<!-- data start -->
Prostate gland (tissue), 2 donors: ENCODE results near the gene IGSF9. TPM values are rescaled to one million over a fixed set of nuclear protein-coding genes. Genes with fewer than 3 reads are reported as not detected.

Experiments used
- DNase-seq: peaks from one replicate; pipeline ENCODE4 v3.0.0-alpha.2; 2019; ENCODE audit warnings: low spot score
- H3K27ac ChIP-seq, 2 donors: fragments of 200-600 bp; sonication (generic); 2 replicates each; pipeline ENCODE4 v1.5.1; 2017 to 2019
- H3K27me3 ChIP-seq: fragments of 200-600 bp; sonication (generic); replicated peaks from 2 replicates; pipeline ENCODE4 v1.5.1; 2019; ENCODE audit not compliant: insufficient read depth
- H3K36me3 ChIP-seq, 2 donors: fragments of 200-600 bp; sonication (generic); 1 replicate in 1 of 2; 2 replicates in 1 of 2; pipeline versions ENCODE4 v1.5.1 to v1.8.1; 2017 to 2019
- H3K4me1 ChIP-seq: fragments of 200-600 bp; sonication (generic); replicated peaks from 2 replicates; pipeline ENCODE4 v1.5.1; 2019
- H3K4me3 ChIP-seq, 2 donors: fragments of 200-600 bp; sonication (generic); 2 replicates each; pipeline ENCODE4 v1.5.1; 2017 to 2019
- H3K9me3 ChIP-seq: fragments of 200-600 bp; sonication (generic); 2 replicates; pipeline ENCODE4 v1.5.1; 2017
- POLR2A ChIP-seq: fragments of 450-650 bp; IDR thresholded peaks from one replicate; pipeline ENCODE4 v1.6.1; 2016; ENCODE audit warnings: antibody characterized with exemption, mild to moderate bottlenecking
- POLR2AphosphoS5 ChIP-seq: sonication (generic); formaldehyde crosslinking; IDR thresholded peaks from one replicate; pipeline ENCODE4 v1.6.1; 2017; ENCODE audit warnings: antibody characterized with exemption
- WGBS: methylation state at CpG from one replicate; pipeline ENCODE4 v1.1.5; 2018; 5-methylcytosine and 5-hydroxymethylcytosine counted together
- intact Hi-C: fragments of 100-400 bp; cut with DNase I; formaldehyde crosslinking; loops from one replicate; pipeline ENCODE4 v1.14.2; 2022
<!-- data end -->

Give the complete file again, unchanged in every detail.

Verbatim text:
Prostate gland (tissue), 2 donors: ENCODE results near the gene IGSF9. TPM values are rescaled to one million over a fixed set of nuclear protein-coding genes. Genes with fewer than 3 reads are reported as not detected.

Experiments used
- DNase-seq: peaks from one replicate; pipeline ENCODE4 v3.0.0-alpha.2; 2019; ENCODE audit warnings: low spot score
- H3K27ac ChIP-seq, 2 donors: fragments of 200-600 bp; sonication (generic); 2 replicates each; pipeline ENCODE4 v1.5.1; 2017 to 2019
- H3K27me3 ChIP-seq: fragments of 200-600 bp; sonication (generic); replicated peaks from 2 replicates; pipeline ENCODE4 v1.5.1; 2019; ENCODE audit not compliant: insufficient read depth
- H3K36me3 ChIP-seq, 2 donors: fragments of 200-600 bp; sonication (generic); 1 replicate in 1 of 2; 2 replicates in 1 of 2; pipeline versions ENCODE4 v1.5.1 to v1.8.1; 2017 to 2019
- H3K4me1 ChIP-seq: fragments of 200-600 bp; sonication (generic); replicated peaks from 2 replicates; pipeline ENCODE4 v1.5.1; 2019
- H3K4me3 ChIP-seq, 2 donors: fragments of 200-600 bp; sonication (generic); 2 replicates each; pipeline ENCODE4 v1.5.1; 2017 to 2019
- H3K9me3 ChIP-seq: fragments of 200-600 bp; sonication (generic); 2 replicates; pipeline ENCODE4 v1.5.1; 2017
- POLR2A ChIP-seq: fragments of 450-650 bp; IDR thresholded peaks from one replicate; pipeline ENCODE4 v1.6.1; 2016; ENCODE audit warnings: antibody characterized with exemption, mild to moderate bottlenecking
- POLR2AphosphoS5 ChIP-seq: sonication (generic); formaldehyde crosslinking; IDR thresholded peaks from one replicate; pipeline ENCODE4 v1.6.1; 2017; ENCODE audit warnings: antibody characterized with exemption
- WGBS: methylation state at CpG from one replicate; pipeline ENCODE4 v1.1.5; 2018; 5-methylcytosine and 5-hydroxymethylcytosine counted together
- intact Hi-C: fragments of 100-400 bp; cut with DNase I; formaldehyde crosslinking; loops from one replicate; pipeline ENCODE4 v1.14.2; 2022